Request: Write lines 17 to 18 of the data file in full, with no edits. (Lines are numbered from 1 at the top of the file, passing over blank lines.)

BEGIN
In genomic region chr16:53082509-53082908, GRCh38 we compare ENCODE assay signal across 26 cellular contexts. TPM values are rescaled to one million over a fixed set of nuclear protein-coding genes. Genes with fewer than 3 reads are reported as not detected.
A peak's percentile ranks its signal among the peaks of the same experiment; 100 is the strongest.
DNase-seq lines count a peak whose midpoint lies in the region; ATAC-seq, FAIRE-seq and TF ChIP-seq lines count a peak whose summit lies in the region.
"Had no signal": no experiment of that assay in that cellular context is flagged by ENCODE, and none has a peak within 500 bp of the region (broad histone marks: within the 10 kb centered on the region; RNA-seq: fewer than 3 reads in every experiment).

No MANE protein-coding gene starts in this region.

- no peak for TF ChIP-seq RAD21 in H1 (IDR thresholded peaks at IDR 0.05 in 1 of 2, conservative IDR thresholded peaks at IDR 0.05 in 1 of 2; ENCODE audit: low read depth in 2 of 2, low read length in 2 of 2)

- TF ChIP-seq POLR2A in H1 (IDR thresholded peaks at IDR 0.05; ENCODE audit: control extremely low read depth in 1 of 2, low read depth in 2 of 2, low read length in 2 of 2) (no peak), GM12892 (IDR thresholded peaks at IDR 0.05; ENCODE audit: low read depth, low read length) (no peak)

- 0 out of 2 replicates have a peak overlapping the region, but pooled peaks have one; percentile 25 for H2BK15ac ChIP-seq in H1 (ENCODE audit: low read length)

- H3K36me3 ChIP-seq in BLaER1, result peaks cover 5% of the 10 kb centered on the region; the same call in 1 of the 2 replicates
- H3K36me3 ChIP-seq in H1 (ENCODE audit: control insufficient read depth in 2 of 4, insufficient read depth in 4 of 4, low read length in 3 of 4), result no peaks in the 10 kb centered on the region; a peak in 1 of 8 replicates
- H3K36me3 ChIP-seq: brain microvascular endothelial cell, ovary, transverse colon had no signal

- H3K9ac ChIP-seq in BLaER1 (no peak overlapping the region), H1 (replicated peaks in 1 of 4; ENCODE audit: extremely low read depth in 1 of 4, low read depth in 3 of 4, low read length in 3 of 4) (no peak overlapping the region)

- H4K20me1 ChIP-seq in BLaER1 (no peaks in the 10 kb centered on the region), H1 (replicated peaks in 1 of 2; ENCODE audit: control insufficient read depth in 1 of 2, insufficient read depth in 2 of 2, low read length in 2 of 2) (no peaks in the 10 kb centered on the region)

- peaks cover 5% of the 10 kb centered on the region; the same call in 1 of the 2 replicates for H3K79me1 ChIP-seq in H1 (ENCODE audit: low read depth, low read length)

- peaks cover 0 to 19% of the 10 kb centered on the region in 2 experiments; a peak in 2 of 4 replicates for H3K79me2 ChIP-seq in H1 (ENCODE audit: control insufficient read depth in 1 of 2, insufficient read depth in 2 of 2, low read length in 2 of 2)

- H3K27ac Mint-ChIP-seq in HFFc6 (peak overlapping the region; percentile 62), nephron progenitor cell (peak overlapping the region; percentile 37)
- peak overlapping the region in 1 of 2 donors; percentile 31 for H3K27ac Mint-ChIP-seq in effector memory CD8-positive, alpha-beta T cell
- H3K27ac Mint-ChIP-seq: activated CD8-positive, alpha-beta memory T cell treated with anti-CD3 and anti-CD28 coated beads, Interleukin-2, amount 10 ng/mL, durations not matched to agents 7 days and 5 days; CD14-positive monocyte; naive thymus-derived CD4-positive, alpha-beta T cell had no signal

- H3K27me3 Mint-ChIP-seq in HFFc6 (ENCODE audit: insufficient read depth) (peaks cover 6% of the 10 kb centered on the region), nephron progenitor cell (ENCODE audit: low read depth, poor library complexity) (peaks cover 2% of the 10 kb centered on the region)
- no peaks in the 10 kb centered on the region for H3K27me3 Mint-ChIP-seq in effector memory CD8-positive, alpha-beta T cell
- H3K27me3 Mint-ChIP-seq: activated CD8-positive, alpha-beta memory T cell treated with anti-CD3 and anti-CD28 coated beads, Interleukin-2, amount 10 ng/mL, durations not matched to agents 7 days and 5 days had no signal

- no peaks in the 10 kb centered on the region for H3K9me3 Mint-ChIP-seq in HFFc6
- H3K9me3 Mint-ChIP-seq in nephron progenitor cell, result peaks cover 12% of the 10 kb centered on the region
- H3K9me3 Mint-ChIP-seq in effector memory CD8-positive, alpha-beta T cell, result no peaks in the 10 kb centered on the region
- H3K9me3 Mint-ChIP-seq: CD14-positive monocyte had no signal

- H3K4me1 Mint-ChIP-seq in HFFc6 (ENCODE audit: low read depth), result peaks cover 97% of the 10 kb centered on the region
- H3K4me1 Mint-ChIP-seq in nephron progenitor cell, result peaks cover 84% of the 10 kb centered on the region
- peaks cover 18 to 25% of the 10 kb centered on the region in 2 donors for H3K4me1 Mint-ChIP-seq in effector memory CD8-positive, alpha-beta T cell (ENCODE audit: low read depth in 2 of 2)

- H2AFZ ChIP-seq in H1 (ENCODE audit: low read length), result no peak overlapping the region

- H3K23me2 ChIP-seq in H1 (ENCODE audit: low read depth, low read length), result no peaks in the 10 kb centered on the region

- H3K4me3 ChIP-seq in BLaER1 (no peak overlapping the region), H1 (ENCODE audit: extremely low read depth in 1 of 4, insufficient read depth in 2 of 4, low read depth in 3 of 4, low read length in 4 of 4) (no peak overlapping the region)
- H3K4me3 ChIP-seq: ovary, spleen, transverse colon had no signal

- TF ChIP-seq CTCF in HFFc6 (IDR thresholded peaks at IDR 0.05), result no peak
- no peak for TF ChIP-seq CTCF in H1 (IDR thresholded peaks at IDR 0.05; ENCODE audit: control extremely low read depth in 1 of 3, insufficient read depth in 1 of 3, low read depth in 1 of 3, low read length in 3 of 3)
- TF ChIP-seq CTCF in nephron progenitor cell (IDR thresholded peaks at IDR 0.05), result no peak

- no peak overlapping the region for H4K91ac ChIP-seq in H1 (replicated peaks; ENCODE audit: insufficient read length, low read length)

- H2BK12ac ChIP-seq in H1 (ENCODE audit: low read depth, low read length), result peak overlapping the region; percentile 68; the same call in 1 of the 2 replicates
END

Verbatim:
- peak overlapping the region in 1 of 2 donors; percentile 31 for H3K27ac Mint-ChIP-seq in effector memory CD8-positive, alpha-beta T cell
- H3K27ac Mint-ChIP-seq: activated CD8-positive, alpha-beta memory T cell treated with anti-CD3 and anti-CD28 coated beads, Interleukin-2, amount 10 ng/mL, durations not matched to agents 7 days and 5 days; CD14-positive monocyte; naive thymus-derived CD4-positive, alpha-beta T cell had no signal